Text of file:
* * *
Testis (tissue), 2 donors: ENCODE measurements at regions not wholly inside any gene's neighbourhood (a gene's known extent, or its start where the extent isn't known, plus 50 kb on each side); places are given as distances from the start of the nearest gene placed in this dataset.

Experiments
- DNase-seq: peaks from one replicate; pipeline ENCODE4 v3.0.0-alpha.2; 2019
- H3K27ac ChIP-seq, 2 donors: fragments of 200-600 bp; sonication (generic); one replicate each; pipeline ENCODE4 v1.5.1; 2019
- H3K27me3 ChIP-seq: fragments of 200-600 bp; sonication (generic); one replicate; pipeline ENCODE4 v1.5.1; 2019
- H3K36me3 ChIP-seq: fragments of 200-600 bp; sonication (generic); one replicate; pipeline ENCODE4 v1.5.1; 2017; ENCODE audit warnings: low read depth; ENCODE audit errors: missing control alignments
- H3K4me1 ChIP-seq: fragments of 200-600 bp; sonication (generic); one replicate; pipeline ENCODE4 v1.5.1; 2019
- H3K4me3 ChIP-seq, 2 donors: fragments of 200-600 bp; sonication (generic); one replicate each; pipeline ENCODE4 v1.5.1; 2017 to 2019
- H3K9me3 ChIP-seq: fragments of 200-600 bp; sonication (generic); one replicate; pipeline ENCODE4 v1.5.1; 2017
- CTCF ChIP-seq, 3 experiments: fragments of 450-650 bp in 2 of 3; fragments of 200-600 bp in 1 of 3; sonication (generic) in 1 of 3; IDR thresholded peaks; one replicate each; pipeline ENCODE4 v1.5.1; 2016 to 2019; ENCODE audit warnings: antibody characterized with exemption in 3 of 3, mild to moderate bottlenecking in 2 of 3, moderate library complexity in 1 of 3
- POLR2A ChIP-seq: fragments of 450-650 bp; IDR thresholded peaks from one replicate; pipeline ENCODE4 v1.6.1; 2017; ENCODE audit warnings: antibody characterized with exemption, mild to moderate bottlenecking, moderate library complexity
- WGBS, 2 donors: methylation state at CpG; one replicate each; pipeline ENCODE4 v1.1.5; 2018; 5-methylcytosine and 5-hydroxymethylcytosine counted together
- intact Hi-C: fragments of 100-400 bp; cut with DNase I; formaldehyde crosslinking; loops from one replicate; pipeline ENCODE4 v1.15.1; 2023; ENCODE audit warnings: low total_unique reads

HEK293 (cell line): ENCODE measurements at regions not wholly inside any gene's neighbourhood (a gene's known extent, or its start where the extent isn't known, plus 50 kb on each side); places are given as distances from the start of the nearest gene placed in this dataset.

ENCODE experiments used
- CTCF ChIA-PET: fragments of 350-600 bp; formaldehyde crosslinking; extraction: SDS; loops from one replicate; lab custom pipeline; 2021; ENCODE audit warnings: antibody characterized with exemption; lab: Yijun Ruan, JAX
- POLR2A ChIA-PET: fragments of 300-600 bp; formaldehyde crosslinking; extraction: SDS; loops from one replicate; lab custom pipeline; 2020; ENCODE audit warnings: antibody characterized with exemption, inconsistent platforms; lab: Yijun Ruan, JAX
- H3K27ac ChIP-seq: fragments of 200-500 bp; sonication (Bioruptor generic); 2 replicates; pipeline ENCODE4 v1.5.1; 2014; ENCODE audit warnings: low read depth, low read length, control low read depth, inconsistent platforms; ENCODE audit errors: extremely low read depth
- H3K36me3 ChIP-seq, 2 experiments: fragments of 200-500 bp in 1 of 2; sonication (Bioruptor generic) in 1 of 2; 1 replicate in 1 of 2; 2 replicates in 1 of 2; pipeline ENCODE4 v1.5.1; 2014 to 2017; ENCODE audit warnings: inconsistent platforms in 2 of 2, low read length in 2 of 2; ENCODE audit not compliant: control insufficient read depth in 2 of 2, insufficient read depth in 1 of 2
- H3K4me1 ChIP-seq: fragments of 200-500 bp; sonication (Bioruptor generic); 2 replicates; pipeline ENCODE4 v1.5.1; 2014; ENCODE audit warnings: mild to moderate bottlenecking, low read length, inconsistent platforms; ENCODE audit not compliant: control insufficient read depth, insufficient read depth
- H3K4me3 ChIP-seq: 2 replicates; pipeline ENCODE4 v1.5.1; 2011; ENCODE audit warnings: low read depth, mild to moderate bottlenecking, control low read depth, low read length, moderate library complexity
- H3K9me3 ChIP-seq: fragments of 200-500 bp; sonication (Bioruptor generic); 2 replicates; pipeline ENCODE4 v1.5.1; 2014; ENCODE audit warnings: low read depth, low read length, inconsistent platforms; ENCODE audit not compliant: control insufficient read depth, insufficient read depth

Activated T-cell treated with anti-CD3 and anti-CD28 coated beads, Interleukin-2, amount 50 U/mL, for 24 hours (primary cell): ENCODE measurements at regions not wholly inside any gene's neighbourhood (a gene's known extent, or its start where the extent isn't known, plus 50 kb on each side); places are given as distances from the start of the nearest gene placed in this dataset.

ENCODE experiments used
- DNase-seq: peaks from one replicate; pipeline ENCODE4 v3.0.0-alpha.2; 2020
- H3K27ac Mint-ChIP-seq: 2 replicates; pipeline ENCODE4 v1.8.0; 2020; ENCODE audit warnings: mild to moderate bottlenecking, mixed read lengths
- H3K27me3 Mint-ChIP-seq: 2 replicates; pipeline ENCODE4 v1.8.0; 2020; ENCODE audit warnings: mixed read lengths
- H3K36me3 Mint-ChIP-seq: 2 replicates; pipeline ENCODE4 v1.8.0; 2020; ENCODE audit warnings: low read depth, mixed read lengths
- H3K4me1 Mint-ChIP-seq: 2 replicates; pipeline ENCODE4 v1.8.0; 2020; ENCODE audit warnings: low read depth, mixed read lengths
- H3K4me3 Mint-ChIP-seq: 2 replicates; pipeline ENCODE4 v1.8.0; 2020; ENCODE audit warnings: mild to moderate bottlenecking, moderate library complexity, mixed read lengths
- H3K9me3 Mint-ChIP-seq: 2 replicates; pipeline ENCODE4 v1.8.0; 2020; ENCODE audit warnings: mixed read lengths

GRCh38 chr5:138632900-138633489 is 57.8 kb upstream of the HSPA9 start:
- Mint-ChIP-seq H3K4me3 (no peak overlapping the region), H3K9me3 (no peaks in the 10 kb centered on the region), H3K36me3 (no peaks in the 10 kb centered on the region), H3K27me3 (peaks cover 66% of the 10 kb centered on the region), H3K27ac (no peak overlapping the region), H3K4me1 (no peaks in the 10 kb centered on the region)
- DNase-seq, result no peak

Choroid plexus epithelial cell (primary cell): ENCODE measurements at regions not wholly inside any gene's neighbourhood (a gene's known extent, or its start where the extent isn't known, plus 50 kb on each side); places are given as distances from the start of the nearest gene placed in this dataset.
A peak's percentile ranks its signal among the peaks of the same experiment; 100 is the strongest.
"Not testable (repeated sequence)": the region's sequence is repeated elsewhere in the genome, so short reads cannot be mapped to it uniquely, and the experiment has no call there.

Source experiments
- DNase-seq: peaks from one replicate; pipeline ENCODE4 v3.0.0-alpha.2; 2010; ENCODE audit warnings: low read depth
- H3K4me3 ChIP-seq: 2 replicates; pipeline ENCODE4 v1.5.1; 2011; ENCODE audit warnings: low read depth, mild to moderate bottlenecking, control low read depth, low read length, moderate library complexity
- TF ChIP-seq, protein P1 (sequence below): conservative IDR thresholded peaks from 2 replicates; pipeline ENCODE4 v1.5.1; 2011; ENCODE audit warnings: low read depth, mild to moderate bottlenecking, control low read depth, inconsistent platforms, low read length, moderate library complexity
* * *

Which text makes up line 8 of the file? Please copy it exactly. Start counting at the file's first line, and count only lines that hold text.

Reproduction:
- H3K4me3 ChIP-seq, 2 donors: fragments of 200-600 bp; sonication (generic); one replicate each; pipeline ENCODE4 v1.5.1; 2017 to 2019